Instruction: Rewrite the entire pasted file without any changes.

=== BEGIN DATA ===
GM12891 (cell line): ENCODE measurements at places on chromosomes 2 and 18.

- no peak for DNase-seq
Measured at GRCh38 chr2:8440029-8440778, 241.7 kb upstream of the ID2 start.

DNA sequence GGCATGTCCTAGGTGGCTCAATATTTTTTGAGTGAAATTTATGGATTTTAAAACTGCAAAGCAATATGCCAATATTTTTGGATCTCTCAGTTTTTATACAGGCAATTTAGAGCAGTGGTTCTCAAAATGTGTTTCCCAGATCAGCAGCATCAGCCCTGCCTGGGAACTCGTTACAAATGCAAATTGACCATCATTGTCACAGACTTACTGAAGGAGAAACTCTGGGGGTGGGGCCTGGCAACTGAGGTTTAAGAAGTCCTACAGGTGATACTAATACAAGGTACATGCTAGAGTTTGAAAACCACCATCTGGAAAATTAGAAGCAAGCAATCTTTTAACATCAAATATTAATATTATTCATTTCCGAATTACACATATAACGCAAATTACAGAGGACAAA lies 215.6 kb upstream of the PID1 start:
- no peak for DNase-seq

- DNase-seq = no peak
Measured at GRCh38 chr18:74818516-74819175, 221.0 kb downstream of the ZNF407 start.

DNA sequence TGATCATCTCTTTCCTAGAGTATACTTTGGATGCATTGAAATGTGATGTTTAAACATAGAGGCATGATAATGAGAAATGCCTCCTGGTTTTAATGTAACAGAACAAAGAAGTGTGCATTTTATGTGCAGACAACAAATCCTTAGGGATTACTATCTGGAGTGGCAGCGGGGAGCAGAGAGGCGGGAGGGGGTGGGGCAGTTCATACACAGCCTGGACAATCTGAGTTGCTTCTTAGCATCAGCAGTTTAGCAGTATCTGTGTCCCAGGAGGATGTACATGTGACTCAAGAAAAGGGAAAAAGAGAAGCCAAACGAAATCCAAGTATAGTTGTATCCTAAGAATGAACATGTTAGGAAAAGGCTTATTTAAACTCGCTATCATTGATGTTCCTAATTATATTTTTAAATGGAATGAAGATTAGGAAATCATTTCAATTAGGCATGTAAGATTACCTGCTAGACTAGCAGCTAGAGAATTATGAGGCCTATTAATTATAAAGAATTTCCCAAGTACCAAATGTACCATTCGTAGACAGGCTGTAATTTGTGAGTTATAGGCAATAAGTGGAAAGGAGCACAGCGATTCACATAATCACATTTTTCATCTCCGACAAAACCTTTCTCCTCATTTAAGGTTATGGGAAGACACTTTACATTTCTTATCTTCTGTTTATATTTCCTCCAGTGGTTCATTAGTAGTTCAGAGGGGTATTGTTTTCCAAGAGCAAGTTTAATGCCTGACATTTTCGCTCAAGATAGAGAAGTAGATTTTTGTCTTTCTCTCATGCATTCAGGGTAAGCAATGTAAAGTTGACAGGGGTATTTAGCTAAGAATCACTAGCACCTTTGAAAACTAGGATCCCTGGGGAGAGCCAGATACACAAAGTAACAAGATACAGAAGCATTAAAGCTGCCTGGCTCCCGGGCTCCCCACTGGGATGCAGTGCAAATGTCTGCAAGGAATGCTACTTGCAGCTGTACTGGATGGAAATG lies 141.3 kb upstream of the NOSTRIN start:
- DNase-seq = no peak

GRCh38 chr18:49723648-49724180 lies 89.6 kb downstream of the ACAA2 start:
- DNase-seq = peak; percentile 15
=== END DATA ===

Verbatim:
GM12891 (cell line): ENCODE measurements at places on chromosomes 2 and 18.

- no peak for DNase-seq
Measured at GRCh38 chr2:8440029-8440778, 241.7 kb upstream of the ID2 start.

DNA sequence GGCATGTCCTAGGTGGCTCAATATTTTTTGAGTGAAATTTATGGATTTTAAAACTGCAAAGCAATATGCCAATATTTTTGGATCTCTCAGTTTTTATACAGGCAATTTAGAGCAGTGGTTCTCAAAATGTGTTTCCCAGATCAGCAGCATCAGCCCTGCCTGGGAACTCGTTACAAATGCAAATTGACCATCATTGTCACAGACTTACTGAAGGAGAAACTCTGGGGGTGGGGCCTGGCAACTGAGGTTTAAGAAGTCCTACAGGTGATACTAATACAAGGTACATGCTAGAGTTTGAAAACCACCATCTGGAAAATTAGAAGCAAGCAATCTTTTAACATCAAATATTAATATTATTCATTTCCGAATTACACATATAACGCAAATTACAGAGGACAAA lies 215.6 kb upstream of the PID1 start:
- no peak for DNase-seq

- DNase-seq = no peak
Measured at GRCh38 chr18:74818516-74819175, 221.0 kb downstream of the ZNF407 start.

DNA sequence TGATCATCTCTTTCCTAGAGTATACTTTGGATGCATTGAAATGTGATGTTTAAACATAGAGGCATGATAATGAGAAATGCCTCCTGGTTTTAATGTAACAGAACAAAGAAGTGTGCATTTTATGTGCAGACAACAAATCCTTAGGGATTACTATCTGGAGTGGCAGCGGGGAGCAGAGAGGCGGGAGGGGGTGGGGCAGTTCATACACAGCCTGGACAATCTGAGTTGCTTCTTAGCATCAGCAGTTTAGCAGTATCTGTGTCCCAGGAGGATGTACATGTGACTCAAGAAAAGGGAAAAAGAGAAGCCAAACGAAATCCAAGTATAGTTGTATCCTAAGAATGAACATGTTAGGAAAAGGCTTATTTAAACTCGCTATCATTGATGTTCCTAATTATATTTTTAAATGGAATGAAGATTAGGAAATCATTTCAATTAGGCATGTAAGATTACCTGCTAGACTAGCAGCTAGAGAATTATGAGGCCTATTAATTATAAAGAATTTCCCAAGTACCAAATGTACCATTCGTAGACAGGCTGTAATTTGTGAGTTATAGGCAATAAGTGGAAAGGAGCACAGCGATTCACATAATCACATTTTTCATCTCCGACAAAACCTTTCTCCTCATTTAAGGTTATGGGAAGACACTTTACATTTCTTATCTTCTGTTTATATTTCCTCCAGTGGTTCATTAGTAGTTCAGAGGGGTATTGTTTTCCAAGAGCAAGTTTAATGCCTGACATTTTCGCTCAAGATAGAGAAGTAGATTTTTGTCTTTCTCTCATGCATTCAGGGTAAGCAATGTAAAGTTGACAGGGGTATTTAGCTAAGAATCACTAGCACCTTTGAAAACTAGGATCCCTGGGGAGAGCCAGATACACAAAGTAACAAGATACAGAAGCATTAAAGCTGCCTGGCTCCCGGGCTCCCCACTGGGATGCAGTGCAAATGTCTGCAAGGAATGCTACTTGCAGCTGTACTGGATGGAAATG lies 141.3 kb upstream of the NOSTRIN start:
- DNase-seq = no peak

GRCh38 chr18:49723648-49724180 lies 89.6 kb downstream of the ACAA2 start:
- DNase-seq = peak; percentile 15